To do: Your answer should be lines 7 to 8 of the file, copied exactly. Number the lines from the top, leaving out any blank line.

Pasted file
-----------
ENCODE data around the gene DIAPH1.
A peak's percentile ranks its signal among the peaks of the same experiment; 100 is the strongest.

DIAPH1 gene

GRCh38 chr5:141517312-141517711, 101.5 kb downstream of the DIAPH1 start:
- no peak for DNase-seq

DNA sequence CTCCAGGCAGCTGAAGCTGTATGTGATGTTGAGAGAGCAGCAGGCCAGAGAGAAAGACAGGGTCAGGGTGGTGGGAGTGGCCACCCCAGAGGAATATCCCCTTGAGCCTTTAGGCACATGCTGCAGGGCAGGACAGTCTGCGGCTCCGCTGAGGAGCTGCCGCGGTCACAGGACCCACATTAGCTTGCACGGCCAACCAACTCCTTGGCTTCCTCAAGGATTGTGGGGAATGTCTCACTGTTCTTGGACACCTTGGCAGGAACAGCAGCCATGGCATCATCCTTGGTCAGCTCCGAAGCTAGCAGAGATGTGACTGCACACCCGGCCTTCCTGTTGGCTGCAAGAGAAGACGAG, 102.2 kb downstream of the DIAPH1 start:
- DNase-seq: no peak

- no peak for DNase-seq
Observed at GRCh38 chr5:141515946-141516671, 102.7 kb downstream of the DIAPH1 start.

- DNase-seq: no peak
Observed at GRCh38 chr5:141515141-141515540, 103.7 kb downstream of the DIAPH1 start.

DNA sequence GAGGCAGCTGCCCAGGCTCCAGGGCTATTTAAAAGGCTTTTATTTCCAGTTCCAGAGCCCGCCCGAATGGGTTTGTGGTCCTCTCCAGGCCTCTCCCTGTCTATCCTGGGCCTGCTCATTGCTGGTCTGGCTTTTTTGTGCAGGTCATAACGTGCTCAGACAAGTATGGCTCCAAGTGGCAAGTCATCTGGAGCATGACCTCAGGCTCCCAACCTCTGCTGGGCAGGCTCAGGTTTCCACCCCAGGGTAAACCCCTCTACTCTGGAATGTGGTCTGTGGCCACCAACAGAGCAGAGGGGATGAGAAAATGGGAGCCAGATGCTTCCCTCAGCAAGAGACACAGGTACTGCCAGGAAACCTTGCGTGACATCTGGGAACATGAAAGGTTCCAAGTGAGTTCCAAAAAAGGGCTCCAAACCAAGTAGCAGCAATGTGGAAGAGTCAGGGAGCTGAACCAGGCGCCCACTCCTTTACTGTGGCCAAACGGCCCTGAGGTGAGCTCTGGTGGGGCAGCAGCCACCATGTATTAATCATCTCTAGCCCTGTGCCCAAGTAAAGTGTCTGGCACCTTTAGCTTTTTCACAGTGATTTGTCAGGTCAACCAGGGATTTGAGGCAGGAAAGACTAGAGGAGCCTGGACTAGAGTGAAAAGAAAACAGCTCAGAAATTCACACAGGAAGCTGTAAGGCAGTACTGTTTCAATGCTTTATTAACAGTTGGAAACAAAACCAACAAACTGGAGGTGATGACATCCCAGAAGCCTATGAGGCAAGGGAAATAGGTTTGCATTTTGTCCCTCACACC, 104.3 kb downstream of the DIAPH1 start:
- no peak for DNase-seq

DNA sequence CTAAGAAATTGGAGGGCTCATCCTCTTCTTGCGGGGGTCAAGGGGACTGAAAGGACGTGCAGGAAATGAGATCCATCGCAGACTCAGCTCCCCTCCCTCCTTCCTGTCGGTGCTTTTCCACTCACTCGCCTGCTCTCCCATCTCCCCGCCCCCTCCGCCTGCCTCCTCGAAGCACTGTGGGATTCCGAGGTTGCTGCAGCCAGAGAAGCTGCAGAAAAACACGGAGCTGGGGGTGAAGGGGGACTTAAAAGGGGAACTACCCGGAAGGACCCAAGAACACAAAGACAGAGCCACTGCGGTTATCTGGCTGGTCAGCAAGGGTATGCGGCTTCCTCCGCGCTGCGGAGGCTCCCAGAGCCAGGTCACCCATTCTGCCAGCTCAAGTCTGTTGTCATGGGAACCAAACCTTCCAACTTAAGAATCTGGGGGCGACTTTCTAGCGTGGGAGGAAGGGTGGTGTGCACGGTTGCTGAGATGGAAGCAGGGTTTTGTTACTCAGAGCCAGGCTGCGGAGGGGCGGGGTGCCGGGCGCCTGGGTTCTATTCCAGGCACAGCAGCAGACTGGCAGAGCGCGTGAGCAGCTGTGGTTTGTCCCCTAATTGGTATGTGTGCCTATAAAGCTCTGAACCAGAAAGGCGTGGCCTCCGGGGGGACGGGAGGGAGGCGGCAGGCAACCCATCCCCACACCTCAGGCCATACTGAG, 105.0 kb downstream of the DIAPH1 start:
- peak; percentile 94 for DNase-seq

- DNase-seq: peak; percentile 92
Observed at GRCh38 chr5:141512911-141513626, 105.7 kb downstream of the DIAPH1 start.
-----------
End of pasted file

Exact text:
- DNase-seq: no peak

- no peak for DNase-seq